Don’t’ misunderstand – Missou’s Melissa Click’s call for muscle was outrageous, but her actions are not much different from those employed by editors across the country, which pick and choose what opinions they will and will not entertain on their pages. That is why news sites like the Daily Independents have grown. We don’t really care what you have to say, we just want to give everyone a chance to be heard.
To be clear, Click’s actions constitute assault by a public employee in a public space, while the actions of the editors are egregious as they are, involve the use of private property and are legal, if wholly unethical.
As a matter of fact, it was another student struggle that gave birth to the Arizona Daily Independent. During the debate about Tucson Unified School District’s Mexican American Studies classes, the Arizona Daily Star would not entertain opinions contrary to the one the Editorial Board held; which was that the students were right, the tactics used by students were perfectly reasonable, and the adults egging them on were sainted civil rights leaders.
Some of us wanted to talk about the fact that the students were being used by ideologues on both sides. That subject was verboten. The Arizona Daily Independent was born and now those who once despised us rely on us at times to share their truth.
What Gitlin misses entirely in his otherwise excellent piece that that everyone has their own truth. Unfortunately, not everyone’s “truth” is fact-based. But whose fault is that?
The public is no longer shown images and allowed to decide for themselves what they are seeing; they are told how to feel about what they see. They know they are being fed a lie, they just don’t know what the truth is and they are all in search of it.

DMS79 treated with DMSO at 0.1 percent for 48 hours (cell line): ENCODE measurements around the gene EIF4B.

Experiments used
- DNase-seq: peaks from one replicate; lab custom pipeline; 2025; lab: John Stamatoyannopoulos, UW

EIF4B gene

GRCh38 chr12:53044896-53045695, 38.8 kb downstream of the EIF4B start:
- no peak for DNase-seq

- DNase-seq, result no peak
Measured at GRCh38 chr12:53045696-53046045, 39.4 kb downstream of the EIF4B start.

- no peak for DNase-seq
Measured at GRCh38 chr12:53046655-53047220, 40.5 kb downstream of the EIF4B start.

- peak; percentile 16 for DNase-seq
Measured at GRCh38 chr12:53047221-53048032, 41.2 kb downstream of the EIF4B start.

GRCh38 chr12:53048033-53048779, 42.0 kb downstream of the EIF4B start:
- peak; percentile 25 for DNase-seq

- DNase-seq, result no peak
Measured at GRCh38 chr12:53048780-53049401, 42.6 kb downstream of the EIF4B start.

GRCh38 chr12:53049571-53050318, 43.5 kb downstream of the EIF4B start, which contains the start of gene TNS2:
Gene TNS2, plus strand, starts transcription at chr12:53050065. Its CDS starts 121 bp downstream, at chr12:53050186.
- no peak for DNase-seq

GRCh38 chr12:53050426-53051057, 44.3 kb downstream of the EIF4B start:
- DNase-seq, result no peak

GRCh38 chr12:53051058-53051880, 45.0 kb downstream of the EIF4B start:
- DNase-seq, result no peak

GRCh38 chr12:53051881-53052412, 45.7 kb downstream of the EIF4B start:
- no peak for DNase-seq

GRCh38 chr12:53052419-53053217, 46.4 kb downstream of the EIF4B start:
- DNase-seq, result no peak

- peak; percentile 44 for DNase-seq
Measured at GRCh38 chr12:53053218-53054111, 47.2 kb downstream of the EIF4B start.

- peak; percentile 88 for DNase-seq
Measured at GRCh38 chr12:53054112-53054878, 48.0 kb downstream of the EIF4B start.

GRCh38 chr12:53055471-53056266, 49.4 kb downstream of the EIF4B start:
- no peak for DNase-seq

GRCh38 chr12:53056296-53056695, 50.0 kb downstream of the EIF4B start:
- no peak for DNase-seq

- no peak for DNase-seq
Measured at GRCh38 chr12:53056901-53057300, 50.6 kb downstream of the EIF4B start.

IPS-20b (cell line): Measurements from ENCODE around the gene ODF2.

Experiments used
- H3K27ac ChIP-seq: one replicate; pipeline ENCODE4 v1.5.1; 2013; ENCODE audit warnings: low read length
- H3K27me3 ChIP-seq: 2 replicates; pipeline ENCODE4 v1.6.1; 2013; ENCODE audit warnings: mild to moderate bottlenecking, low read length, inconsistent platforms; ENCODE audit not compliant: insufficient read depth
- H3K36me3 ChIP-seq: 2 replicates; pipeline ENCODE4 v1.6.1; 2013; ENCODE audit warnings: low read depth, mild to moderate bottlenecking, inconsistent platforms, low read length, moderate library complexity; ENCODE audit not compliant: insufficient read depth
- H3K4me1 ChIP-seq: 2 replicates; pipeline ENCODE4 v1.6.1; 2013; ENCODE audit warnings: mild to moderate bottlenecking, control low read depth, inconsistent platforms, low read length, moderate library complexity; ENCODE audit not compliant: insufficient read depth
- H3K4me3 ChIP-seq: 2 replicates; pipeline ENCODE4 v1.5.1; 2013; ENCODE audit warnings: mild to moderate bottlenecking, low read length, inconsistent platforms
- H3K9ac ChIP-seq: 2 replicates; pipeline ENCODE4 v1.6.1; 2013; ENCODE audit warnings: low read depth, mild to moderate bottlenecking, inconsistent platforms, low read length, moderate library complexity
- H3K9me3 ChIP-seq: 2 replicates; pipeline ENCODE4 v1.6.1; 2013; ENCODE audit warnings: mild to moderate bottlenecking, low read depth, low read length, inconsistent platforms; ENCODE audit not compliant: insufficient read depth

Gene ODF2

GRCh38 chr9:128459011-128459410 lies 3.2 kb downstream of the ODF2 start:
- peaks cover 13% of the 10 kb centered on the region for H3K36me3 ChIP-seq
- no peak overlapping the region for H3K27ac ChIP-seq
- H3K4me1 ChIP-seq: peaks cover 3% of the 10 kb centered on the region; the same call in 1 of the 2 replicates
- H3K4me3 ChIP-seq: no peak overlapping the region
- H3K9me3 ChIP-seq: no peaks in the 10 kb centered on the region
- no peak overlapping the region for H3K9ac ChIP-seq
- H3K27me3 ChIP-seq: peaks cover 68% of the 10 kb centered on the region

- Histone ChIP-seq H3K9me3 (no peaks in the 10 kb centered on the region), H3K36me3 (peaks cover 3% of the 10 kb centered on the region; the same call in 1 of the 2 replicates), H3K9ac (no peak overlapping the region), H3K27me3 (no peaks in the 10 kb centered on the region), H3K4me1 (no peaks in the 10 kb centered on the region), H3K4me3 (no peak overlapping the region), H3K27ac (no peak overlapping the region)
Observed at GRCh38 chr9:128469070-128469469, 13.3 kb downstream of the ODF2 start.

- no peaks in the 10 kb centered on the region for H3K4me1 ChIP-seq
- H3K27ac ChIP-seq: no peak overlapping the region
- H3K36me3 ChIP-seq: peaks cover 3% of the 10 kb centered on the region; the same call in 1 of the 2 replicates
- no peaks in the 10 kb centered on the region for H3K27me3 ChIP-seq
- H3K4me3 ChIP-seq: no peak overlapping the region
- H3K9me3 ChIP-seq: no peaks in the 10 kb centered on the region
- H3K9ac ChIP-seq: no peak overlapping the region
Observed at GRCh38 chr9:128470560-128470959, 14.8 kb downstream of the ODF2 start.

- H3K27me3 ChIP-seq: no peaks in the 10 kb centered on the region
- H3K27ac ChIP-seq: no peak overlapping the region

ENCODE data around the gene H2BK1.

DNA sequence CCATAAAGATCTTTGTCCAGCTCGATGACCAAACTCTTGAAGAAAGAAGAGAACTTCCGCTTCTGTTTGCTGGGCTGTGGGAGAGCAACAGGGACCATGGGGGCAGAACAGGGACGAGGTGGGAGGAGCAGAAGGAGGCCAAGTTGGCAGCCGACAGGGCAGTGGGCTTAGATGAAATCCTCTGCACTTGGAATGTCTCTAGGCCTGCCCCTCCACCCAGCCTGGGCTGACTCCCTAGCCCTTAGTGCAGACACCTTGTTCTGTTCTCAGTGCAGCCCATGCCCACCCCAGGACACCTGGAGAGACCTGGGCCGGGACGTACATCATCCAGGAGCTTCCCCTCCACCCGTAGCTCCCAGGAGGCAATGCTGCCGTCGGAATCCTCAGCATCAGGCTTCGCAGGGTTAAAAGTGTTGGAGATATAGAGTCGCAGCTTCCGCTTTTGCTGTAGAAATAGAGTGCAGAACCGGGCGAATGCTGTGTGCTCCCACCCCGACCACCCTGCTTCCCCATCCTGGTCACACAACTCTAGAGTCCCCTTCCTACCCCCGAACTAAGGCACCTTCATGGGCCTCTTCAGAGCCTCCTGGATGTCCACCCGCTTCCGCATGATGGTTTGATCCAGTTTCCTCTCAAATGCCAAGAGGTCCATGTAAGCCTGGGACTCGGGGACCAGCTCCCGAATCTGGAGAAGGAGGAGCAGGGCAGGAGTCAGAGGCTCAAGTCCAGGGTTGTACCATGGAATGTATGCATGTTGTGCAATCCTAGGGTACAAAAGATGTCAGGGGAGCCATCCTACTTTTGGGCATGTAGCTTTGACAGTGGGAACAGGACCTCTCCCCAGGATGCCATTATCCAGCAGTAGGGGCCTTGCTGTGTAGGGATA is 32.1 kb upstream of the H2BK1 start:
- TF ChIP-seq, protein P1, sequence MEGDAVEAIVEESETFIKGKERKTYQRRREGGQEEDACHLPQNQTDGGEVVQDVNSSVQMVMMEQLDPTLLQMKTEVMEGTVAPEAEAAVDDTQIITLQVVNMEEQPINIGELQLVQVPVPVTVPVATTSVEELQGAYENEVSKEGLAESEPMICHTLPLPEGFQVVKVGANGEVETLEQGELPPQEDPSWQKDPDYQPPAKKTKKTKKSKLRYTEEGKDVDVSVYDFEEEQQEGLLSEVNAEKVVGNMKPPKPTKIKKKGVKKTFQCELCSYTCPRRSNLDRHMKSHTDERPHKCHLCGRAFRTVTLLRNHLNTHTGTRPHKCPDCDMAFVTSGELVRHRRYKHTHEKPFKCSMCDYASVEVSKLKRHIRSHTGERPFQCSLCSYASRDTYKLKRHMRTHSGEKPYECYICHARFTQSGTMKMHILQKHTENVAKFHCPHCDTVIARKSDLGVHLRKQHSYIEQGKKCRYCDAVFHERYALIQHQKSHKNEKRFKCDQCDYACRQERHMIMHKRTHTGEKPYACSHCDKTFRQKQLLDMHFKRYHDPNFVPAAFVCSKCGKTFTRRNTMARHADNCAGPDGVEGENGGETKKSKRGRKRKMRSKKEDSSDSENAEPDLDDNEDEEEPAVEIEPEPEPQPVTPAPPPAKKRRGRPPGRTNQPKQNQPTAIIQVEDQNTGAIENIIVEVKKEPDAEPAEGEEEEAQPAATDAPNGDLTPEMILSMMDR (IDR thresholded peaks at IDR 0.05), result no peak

The trumpsters think they know it, and those feeling the Bern think they know it. Both Trump and Sanders have figured out that large hunks of our people are alienated from politics and know almost intuitively that politicians of both parties are more interested in self-promotion than in working for anyone other than those who can keep them in office, generally that means the rich. Even though Trump is rich, the fact that he does not need the other billionaires to get or keep his wealth gives him a certain independence.
Because both sides have been demonized no one will ever hear anything they really have to say in order to decide if what they have to say is worth listening to. More importantly they don’t have to go into each other’s world because the HuffPo and Brietbart have provided them with safe cocoons in which to only talk to the like-minded.
Yet, it does seem that conservatives are far more willing to politely listen to speakers whose ideas they condemn while liberals are not. That phenomenon is one great advantage conservatives currently enjoy.
Our current student protestors were raised by those seeking safe cocoons.
Gitlin gets to what really matters in the Black Lives Matter debate, when he writes:
“A pattern is clear: Too many students doubt that their community is, or can be, strong enough to stand up for itself, entertain arguments and strive to persuade opponents. The extremity of their reaction suggests that they lack confidence that reason and values are on their side. They may well resent the fact that, after decades of civil rights reform and feminism, they still have to argue against people who “don’t get it.”